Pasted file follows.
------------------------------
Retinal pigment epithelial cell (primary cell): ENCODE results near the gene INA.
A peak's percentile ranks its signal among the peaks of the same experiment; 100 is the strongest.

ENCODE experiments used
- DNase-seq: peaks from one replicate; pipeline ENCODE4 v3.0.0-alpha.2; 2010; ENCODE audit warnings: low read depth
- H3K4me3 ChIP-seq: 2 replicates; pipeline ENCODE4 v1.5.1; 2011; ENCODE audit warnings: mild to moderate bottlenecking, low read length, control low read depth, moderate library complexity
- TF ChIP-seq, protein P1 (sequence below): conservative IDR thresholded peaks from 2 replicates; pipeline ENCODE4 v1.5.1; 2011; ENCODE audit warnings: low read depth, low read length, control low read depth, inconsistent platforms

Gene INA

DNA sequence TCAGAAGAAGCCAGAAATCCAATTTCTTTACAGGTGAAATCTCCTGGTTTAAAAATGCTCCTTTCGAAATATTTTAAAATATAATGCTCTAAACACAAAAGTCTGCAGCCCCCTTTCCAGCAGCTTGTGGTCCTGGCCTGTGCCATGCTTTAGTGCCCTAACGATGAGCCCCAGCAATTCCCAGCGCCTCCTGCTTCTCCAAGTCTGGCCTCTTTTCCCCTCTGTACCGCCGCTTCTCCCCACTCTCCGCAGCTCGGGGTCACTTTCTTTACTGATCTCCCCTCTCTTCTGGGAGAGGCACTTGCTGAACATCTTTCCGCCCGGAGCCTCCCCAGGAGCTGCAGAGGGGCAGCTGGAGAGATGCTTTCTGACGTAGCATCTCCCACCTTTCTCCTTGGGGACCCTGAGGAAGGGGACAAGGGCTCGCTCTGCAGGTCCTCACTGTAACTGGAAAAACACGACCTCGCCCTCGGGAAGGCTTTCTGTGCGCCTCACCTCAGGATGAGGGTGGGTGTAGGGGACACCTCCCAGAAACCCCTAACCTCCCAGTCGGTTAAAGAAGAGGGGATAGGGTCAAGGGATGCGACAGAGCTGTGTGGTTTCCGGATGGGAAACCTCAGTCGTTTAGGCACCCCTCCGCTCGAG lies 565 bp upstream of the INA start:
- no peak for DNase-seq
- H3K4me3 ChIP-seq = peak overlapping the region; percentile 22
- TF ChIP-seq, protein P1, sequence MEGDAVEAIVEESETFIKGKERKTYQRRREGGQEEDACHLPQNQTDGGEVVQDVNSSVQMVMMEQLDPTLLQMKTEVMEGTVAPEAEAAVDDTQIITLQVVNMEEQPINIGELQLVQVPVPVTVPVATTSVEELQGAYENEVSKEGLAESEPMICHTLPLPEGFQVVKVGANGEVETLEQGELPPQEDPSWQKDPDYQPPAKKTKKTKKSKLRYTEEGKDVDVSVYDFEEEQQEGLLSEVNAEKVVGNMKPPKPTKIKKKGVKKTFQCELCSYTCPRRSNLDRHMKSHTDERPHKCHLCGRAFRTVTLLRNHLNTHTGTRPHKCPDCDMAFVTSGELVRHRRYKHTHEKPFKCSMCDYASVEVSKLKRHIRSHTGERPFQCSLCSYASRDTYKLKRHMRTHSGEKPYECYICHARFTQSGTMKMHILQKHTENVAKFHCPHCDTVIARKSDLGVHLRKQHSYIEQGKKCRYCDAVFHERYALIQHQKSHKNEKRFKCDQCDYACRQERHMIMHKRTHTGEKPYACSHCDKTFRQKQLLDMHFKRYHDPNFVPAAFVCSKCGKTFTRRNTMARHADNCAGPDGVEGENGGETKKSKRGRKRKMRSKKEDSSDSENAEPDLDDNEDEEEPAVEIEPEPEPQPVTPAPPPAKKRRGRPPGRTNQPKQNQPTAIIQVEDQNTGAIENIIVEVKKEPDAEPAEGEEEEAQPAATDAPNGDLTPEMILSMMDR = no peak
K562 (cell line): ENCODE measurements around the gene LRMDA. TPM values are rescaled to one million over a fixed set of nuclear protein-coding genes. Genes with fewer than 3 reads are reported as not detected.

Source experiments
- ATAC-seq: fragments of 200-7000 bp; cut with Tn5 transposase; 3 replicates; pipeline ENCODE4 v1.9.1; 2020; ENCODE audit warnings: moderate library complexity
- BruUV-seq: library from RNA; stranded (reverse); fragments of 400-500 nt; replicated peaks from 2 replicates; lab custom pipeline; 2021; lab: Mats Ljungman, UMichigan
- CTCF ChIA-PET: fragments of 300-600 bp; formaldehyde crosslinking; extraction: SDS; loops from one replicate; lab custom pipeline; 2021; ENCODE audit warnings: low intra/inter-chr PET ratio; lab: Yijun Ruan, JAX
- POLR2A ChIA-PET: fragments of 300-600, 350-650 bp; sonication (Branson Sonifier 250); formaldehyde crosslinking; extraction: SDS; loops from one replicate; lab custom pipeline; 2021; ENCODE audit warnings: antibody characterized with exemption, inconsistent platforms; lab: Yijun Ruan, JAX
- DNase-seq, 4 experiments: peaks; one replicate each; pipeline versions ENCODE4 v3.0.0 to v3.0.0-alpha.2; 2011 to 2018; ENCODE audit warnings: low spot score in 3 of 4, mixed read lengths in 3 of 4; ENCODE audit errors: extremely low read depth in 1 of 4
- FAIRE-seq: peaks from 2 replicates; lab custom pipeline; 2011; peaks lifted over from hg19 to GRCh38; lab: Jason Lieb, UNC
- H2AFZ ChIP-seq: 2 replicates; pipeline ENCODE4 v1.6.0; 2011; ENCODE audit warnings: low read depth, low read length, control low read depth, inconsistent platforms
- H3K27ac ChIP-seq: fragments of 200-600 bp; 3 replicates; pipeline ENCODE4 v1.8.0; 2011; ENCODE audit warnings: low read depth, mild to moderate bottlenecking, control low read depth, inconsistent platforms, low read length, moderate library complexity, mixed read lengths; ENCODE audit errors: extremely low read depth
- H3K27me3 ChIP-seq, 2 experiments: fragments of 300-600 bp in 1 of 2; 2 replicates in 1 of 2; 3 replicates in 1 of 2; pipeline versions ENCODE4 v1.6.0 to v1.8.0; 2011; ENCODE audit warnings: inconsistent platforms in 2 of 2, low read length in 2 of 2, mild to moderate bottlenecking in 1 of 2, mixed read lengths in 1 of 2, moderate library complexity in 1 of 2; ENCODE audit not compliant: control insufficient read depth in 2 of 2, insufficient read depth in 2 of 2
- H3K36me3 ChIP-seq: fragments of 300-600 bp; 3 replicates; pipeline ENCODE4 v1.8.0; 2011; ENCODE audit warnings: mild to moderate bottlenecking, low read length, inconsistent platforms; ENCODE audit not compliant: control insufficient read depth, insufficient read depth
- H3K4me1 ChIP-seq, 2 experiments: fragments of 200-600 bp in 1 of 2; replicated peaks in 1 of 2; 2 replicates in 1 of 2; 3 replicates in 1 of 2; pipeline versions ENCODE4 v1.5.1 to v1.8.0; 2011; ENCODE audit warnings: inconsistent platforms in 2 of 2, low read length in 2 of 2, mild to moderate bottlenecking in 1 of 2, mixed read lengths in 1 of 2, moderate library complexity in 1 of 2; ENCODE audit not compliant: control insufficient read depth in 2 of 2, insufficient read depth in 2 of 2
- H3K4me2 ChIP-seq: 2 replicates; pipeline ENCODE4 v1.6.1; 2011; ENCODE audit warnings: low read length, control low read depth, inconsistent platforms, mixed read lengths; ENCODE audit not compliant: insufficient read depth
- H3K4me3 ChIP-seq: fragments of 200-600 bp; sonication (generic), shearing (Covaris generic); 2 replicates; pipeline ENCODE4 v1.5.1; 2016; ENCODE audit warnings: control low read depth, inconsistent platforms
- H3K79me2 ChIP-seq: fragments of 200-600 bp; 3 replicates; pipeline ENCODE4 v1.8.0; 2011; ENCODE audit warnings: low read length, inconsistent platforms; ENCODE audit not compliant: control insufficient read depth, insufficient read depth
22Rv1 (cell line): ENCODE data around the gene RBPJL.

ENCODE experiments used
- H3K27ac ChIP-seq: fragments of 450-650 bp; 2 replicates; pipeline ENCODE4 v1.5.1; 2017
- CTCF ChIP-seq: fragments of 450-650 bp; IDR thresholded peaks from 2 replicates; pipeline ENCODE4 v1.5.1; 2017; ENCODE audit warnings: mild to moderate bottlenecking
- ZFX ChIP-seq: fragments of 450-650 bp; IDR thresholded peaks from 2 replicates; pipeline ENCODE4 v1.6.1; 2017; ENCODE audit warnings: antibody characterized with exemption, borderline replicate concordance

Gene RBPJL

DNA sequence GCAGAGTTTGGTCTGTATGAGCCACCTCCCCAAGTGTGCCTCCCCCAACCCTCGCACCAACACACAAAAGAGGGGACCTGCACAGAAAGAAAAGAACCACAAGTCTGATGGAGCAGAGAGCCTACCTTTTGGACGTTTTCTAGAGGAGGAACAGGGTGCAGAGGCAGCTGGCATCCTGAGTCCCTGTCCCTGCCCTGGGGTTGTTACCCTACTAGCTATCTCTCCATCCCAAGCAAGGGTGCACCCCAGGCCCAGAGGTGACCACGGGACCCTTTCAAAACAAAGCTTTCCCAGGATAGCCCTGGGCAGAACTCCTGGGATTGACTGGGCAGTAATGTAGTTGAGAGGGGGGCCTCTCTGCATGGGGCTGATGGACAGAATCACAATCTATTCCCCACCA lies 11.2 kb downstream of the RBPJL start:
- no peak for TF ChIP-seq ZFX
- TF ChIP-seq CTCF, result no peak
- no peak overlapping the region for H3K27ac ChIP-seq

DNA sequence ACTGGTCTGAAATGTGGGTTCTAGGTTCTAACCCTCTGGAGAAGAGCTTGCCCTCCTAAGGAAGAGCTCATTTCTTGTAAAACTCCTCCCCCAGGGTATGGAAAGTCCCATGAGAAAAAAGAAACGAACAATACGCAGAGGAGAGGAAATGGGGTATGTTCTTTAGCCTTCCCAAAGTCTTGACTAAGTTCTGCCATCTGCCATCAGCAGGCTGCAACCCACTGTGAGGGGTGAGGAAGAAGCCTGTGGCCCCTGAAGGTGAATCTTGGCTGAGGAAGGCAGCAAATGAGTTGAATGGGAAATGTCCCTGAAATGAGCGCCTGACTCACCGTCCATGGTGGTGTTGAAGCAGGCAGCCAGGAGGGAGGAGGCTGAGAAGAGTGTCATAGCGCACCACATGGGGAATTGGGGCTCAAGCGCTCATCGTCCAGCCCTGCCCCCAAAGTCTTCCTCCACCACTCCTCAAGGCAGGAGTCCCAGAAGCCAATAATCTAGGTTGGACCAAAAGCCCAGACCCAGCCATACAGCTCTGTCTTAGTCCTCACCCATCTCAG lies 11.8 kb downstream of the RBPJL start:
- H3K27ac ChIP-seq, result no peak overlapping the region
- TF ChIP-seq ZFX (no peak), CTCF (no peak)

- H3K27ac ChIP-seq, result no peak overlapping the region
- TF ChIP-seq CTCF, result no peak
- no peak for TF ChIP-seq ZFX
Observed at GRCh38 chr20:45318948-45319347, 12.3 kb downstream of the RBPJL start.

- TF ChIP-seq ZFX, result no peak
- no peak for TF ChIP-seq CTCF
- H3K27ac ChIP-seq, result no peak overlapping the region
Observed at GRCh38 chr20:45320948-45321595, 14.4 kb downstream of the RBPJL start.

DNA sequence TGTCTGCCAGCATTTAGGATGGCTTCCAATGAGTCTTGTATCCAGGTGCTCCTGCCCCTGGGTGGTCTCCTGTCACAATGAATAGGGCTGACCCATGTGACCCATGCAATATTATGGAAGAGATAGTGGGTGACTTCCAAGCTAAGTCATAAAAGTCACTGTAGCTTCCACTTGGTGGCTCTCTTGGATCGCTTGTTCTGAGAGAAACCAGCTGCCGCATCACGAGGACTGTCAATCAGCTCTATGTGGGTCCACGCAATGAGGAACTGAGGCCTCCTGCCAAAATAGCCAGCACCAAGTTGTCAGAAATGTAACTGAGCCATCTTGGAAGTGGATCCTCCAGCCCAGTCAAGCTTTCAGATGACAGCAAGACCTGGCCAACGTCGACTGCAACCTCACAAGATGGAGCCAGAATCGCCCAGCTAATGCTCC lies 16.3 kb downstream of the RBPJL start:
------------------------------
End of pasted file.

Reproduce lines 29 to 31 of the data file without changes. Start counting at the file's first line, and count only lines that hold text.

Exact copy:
ENCODE experiments used
- H3K27ac ChIP-seq: fragments of 450-650 bp; 2 replicates; pipeline ENCODE4 v1.5.1; 2017
- CTCF ChIP-seq: fragments of 450-650 bp; IDR thresholded peaks from 2 replicates; pipeline ENCODE4 v1.5.1; 2017; ENCODE audit warnings: mild to moderate bottlenecking